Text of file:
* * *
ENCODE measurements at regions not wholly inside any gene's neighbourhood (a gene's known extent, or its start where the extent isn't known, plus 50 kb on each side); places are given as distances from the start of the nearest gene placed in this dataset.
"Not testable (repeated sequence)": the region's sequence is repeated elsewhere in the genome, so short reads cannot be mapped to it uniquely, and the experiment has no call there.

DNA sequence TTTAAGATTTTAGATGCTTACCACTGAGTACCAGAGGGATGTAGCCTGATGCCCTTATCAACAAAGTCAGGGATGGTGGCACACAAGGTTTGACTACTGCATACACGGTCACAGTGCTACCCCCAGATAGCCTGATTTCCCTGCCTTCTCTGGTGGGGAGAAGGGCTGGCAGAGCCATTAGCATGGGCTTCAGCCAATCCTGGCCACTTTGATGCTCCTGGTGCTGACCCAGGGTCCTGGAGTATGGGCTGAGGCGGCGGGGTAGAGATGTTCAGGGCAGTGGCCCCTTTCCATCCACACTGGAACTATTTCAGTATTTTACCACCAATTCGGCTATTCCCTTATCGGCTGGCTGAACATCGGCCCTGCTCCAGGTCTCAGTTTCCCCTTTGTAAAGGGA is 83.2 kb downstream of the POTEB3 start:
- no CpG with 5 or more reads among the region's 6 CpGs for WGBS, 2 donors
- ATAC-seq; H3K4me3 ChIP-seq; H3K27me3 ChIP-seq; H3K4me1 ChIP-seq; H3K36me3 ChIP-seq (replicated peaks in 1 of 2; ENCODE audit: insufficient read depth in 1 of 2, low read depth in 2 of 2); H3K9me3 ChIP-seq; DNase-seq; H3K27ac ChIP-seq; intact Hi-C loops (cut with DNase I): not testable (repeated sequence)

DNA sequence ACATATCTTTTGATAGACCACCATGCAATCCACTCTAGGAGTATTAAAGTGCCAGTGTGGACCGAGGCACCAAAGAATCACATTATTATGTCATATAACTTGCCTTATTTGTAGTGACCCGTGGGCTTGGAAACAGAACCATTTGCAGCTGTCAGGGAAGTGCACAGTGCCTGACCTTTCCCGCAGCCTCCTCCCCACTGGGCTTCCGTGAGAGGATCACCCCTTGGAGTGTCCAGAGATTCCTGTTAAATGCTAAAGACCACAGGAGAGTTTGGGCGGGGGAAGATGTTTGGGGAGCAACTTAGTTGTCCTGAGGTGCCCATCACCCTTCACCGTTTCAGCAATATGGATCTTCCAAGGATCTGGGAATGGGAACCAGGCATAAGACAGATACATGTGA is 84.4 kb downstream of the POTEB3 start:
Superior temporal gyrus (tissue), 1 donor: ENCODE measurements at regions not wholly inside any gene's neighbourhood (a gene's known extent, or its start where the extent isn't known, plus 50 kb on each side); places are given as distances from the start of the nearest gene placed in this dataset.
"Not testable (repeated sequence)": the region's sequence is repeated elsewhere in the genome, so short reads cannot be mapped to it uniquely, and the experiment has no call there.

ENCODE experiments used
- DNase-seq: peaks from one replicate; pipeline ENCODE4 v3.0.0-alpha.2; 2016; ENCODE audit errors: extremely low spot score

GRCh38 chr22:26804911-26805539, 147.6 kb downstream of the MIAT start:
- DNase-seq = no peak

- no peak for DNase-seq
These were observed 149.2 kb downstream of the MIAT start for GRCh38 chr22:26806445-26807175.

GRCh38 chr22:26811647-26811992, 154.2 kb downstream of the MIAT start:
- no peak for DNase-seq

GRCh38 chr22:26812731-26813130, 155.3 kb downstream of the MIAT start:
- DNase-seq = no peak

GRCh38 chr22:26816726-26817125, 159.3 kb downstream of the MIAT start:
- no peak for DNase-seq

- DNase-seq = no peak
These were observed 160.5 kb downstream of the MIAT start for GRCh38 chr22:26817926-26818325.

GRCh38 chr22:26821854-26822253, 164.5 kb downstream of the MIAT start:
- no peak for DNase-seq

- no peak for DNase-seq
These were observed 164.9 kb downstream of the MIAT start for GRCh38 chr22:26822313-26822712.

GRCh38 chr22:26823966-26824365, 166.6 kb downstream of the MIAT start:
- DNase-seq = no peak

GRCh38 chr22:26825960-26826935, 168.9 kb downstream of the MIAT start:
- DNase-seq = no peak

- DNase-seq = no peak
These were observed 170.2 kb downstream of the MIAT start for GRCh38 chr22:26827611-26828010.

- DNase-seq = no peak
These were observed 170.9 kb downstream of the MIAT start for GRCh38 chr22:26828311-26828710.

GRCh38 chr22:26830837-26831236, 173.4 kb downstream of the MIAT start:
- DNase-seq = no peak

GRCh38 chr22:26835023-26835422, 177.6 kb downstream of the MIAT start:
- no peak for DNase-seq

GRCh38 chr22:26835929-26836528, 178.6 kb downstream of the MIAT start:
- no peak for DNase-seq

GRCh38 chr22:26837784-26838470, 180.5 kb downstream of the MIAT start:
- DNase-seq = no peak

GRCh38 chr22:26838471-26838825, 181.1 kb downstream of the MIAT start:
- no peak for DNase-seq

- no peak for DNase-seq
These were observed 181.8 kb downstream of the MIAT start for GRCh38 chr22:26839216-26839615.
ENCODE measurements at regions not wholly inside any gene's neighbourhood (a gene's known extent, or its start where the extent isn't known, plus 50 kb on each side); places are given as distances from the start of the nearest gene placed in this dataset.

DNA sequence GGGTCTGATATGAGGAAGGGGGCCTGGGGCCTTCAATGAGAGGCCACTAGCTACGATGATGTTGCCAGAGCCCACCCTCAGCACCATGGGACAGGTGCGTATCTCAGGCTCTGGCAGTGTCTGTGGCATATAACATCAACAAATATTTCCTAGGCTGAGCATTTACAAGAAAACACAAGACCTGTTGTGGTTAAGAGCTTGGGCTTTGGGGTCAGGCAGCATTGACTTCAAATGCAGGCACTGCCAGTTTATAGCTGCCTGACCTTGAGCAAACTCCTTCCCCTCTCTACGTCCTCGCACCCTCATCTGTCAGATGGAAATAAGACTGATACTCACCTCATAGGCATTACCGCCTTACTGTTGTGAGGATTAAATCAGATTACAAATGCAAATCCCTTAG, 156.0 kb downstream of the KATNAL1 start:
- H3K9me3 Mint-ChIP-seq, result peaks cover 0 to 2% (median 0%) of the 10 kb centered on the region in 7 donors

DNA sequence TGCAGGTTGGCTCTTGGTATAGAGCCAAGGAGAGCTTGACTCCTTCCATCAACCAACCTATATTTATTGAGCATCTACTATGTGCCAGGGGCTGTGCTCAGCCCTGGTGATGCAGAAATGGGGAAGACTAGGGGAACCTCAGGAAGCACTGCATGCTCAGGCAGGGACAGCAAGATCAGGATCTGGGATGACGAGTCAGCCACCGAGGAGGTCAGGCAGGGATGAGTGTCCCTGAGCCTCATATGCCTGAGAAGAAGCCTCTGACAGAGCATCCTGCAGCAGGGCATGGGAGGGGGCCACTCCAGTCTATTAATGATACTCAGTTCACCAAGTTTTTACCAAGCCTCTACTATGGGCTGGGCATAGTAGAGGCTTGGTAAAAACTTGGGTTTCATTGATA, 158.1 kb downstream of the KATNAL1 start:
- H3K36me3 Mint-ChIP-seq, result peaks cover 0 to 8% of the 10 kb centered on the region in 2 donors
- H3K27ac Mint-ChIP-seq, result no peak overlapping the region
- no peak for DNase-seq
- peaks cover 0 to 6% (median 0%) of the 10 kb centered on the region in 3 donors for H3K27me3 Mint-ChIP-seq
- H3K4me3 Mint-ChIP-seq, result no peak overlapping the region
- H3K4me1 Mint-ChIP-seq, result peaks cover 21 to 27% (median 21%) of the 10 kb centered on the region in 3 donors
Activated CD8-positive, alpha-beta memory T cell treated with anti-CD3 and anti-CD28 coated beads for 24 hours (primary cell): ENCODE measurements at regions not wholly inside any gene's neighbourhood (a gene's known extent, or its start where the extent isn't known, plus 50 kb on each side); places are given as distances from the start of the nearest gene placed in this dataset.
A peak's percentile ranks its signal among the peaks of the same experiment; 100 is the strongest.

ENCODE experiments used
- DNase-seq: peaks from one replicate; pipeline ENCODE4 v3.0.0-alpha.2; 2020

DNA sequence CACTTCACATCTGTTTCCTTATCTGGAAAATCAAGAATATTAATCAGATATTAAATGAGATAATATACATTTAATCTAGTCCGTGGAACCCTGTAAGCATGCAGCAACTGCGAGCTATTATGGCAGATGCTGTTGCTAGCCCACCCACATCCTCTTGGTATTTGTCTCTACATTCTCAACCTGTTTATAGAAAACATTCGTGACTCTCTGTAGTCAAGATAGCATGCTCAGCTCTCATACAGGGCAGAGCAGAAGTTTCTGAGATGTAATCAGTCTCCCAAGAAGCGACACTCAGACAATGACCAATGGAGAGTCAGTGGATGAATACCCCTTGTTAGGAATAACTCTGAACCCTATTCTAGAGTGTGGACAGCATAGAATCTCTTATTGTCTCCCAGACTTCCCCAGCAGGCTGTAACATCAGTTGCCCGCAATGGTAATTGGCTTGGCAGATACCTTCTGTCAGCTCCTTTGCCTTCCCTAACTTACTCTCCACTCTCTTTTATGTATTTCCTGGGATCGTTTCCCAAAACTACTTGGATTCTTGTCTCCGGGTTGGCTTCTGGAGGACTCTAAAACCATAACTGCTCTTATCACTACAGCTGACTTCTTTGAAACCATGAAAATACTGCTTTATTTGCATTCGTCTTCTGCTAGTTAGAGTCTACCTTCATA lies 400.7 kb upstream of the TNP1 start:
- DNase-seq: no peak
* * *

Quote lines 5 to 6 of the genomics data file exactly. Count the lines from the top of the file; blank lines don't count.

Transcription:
- ATAC-seq; H3K4me3 ChIP-seq; H3K27me3 ChIP-seq; H3K4me1 ChIP-seq; H3K36me3 ChIP-seq (replicated peaks in 1 of 2; ENCODE audit: insufficient read depth in 1 of 2, low read depth in 2 of 2); H3K9me3 ChIP-seq; DNase-seq; H3K27ac ChIP-seq; intact Hi-C loops (cut with DNase I): not testable (repeated sequence)

DNA sequence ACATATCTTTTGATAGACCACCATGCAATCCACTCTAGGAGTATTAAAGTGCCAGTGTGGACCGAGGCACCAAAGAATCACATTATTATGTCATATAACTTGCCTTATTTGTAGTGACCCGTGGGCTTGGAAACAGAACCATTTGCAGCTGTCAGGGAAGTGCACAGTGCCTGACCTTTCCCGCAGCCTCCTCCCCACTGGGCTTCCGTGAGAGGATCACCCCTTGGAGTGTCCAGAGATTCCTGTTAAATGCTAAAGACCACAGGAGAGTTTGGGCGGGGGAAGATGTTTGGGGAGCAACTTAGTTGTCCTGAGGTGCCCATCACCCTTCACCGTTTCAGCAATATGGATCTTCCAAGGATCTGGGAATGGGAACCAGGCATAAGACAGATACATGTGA is 84.4 kb downstream of the POTEB3 start: